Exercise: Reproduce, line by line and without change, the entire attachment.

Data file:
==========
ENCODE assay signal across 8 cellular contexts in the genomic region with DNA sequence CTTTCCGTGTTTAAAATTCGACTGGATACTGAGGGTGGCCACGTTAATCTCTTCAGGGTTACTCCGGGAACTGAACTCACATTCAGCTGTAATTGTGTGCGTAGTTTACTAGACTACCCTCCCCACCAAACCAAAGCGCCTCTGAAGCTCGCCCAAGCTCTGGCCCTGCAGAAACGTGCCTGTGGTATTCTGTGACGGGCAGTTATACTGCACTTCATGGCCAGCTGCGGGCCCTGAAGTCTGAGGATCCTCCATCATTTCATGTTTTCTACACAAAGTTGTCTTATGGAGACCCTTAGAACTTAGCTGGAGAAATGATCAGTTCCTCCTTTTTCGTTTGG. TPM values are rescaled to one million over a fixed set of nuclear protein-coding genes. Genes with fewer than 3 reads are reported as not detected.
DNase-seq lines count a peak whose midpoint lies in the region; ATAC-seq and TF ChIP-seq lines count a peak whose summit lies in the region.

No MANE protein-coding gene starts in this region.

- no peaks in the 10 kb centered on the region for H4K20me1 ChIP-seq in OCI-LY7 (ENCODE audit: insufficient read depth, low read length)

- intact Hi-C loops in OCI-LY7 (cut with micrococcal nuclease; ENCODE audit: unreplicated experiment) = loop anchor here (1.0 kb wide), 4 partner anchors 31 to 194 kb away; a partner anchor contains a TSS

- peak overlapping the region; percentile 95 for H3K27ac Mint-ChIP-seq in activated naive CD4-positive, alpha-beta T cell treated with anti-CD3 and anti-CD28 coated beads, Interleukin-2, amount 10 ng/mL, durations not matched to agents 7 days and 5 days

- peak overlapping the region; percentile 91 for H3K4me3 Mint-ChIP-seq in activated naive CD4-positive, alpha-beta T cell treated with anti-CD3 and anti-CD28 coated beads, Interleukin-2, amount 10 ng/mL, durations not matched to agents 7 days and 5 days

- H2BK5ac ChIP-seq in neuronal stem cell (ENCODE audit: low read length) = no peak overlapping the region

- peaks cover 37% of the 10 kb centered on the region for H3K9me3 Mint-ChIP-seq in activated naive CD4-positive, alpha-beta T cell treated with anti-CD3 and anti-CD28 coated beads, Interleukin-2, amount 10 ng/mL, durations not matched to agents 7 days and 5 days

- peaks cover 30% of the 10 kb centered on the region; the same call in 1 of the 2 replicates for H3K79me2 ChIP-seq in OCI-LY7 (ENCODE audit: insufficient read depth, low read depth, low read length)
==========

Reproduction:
ENCODE assay signal across 8 cellular contexts in the genomic region with DNA sequence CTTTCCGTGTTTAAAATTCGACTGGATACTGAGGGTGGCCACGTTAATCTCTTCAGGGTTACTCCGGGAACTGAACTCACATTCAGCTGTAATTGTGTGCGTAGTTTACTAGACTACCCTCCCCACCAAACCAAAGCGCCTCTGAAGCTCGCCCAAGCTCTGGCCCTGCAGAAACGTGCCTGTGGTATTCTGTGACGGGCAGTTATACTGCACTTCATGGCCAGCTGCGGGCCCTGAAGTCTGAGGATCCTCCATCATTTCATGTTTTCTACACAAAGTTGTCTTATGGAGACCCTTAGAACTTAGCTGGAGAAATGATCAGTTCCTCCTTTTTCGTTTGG. TPM values are rescaled to one million over a fixed set of nuclear protein-coding genes. Genes with fewer than 3 reads are reported as not detected.
DNase-seq lines count a peak whose midpoint lies in the region; ATAC-seq and TF ChIP-seq lines count a peak whose summit lies in the region.

No MANE protein-coding gene starts in this region.

- no peaks in the 10 kb centered on the region for H4K20me1 ChIP-seq in OCI-LY7 (ENCODE audit: insufficient read depth, low read length)

- intact Hi-C loops in OCI-LY7 (cut with micrococcal nuclease; ENCODE audit: unreplicated experiment) = loop anchor here (1.0 kb wide), 4 partner anchors 31 to 194 kb away; a partner anchor contains a TSS

- peak overlapping the region; percentile 95 for H3K27ac Mint-ChIP-seq in activated naive CD4-positive, alpha-beta T cell treated with anti-CD3 and anti-CD28 coated beads, Interleukin-2, amount 10 ng/mL, durations not matched to agents 7 days and 5 days

- peak overlapping the region; percentile 91 for H3K4me3 Mint-ChIP-seq in activated naive CD4-positive, alpha-beta T cell treated with anti-CD3 and anti-CD28 coated beads, Interleukin-2, amount 10 ng/mL, durations not matched to agents 7 days and 5 days

- H2BK5ac ChIP-seq in neuronal stem cell (ENCODE audit: low read length) = no peak overlapping the region

- peaks cover 37% of the 10 kb centered on the region for H3K9me3 Mint-ChIP-seq in activated naive CD4-positive, alpha-beta T cell treated with anti-CD3 and anti-CD28 coated beads, Interleukin-2, amount 10 ng/mL, durations not matched to agents 7 days and 5 days

- peaks cover 30% of the 10 kb centered on the region; the same call in 1 of the 2 replicates for H3K79me2 ChIP-seq in OCI-LY7 (ENCODE audit: insufficient read depth, low read depth, low read length)